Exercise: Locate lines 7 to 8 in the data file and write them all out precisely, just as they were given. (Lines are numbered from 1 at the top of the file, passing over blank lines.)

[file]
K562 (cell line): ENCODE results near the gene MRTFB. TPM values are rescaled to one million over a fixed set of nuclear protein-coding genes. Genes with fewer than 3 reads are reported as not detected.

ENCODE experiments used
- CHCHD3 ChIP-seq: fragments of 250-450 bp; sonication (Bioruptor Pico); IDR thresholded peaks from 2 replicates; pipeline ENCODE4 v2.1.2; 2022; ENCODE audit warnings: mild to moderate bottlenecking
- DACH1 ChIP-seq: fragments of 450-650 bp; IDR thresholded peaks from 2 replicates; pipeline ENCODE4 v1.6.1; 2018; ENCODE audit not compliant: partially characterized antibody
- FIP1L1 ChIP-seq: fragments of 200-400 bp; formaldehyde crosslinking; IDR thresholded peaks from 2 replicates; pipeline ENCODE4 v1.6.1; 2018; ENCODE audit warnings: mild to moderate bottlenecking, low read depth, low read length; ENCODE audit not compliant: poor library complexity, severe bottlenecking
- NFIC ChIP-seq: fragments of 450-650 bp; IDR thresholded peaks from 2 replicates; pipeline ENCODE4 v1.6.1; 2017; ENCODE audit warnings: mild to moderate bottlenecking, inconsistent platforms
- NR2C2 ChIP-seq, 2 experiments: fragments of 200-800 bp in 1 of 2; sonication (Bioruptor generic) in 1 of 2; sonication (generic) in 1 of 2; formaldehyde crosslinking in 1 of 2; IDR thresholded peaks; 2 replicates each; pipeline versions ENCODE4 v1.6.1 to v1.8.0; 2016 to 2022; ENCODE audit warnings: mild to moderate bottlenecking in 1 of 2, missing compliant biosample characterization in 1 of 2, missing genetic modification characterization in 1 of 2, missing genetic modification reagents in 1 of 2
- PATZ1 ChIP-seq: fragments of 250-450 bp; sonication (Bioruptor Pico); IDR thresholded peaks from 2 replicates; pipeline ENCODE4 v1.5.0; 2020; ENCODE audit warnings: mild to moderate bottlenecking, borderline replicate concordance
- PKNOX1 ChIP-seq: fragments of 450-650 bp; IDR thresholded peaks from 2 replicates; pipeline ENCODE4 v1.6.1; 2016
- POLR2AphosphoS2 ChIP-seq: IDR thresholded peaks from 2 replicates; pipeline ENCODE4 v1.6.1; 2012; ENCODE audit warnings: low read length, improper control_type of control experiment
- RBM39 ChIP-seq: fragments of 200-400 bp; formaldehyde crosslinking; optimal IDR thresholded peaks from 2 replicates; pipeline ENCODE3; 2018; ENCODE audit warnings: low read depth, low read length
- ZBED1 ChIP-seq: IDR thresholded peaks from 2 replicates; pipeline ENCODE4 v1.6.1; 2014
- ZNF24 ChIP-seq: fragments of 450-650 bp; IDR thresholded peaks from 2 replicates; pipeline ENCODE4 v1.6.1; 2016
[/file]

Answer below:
- NR2C2 ChIP-seq, 2 experiments: fragments of 200-800 bp in 1 of 2; sonication (Bioruptor generic) in 1 of 2; sonication (generic) in 1 of 2; formaldehyde crosslinking in 1 of 2; IDR thresholded peaks; 2 replicates each; pipeline versions ENCODE4 v1.6.1 to v1.8.0; 2016 to 2022; ENCODE audit warnings: mild to moderate bottlenecking in 1 of 2, missing compliant biosample characterization in 1 of 2, missing genetic modification characterization in 1 of 2, missing genetic modification reagents in 1 of 2
- PATZ1 ChIP-seq: fragments of 250-450 bp; sonication (Bioruptor Pico); IDR thresholded peaks from 2 replicates; pipeline ENCODE4 v1.5.0; 2020; ENCODE audit warnings: mild to moderate bottlenecking, borderline replicate concordance